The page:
Spiritual renewal highlighted - Catholic Courier
Matthew H. Clark Matthew H. Clark

Spiritual renewal highlighted

This week will hold wonderful opportunities for pastoral ministers of our diocese.

From Sunday evening through Tuesday evening our priests and all who serve our parishes as pastoral administrators will gather for our annual convocation.

On Wednesday, the convocation group will be joined by a wide range of men and women who offer pastoral ministry in the name of the church. We refer to this latter body as the ministerium, a Latin term for a body of ministers.

This event will mark the third-annual convening of the ministerium, but it will be the first time that it will be held back to back with the convocation.

The principal reason why we join them this year is that both groups are gathering around the theme of spiritual renewal, and we want all participants to be able to enjoy the wisdom of our two main speakers. They are Father Timothy Radcliffe, OP, and Father Richard Rohr, OFM. Both are noted authors and celebrated speakers who will do much to help us think about personal and corporate spiritual renewal.

I am delighted with the gathering theme of these assemblies, and am particularly pleased that we can explore it together so early in the Easter season. It is the challenge and the graced opportunity of Easter that all of us, whether Catholics for life or newly initiated, probe more deeply into the mystery of the Christ life we share. It is our privileged opportunity to hear again, take to our hearts and to fold into our day-to-day reality the good news that Christ is risen, and that through baptism we share the gift of his life.

In preparation for the events of the week, I have enjoyed reading Father Radcliffe’s What Is the Point of Being Christian. I have enjoyed the experience and have found our Dominican friend’s writing to be clear, humorous, challenging and encouraging.

Why? Because he has a remarkable ability to bring the light of the Gospel and the Christian tradition to the knotty, vexing issues that can test the spirit of anyone who wants to live in the spirit of Christ. He gives me courage and renews my hope that joy, freedom, happiness and courage inevitably mark the lives of those who lovingly, honestly strive to respond to the Lord’s gift of self.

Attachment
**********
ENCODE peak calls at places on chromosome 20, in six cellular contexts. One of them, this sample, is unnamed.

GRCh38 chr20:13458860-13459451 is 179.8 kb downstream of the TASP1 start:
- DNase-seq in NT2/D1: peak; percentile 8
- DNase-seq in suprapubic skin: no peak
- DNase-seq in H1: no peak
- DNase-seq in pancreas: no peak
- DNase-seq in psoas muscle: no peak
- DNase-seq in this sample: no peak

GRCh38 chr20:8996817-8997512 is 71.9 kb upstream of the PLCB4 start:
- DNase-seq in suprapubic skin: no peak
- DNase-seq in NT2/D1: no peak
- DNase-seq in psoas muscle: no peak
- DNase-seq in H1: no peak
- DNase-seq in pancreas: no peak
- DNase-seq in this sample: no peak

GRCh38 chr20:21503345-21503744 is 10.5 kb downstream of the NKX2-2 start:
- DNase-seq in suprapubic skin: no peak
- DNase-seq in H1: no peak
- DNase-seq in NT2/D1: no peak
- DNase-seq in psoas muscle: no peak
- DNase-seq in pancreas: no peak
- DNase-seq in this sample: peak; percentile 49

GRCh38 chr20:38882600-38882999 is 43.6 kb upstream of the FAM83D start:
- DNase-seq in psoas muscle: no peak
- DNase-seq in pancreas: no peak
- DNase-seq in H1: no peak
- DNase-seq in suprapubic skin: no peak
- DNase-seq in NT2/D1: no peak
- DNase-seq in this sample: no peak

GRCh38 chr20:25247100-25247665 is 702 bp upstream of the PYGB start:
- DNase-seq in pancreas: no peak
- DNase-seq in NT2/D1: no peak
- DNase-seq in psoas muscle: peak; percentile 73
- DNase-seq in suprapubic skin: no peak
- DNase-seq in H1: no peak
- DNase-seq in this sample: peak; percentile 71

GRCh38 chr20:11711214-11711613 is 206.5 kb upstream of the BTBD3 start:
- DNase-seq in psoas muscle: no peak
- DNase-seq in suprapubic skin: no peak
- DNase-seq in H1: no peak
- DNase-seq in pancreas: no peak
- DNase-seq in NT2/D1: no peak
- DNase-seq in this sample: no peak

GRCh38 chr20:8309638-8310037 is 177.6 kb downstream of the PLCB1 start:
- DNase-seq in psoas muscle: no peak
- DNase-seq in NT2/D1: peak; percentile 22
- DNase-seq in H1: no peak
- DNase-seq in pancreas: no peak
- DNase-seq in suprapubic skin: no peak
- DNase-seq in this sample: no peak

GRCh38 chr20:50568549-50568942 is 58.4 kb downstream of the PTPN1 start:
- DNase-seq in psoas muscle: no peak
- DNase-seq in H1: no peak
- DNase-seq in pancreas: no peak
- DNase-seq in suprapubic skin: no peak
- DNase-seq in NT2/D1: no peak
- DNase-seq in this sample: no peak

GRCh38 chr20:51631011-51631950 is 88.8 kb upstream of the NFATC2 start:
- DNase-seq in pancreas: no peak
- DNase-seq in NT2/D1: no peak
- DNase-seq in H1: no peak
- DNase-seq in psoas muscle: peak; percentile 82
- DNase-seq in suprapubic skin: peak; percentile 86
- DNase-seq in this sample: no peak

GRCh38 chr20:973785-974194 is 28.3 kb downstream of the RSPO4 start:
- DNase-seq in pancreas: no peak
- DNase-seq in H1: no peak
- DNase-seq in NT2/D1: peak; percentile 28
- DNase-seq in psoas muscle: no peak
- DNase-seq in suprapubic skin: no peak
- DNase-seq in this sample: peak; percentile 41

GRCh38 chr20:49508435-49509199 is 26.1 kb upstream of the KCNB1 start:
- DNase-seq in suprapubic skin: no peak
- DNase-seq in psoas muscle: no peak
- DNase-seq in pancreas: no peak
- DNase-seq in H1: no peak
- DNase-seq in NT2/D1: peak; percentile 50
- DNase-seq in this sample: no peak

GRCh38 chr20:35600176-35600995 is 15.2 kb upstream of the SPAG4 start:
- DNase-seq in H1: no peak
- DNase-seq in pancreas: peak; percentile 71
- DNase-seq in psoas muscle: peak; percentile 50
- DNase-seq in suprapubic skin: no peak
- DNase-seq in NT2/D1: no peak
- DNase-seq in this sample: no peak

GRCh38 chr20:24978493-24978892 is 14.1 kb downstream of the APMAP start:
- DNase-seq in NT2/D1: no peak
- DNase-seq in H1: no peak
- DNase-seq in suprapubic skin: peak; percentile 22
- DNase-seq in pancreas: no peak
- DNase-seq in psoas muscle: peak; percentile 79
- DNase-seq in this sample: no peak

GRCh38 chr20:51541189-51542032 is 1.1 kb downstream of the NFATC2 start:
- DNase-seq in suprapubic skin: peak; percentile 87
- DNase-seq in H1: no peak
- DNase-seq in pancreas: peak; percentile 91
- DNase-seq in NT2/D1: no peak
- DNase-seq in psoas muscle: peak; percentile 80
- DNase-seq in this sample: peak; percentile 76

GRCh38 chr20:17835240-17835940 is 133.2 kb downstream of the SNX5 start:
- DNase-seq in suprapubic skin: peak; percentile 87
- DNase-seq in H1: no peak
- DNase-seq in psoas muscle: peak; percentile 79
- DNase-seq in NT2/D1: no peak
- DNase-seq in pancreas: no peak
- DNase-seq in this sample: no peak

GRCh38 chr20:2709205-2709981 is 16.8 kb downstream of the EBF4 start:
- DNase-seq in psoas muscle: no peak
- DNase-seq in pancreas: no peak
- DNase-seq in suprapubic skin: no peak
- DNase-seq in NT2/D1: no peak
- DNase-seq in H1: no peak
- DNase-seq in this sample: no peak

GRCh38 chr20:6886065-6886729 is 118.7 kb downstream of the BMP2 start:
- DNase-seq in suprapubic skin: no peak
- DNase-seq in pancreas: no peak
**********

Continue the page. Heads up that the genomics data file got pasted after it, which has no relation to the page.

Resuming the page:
Father Radcliffe’s writing, as also is true of Father Rohr’s, has been a welcome and concrete reminder to me that we do not and can not live our lives in a vacuum. We need the witness of one another’s faith convictions for our own spiritual growth. As I write these words, I remember with renewed gratitude the way in which the spiritual sharing of the members of our Presbyteral Council for the last two years has strengthened my spirit. That interaction has deepened my desire to grow in holiness and strengthened my confidence that with God’s grace, not withstanding my sin and selfishness, such growth is possible.

I have no doubt that our two distinguished speakers will help us focus on spiritual renewal in very helpful ways. Nor do I have the slightest doubt that our pastoral ministers, gifted and committed as they are, will find ways to share with you the fruits of this experience.

I do ask you the favor of taking the theme of spiritual renewal to your thoughts and prayers throughout the week.

What does the term spiritual renewal (or spiritual growth) mean to you? What experiences or relationships help you to grow in faith and holiness? What realities impede that kind of growth in you or in those whom you love? How can others (friends, parish, family) help you to grow in holiness? What might you do to help them come closer to Christ?

It is the joyful work of the Easter season to explore such exciting possibilities. I hope that we can do it together.

Peace to all.

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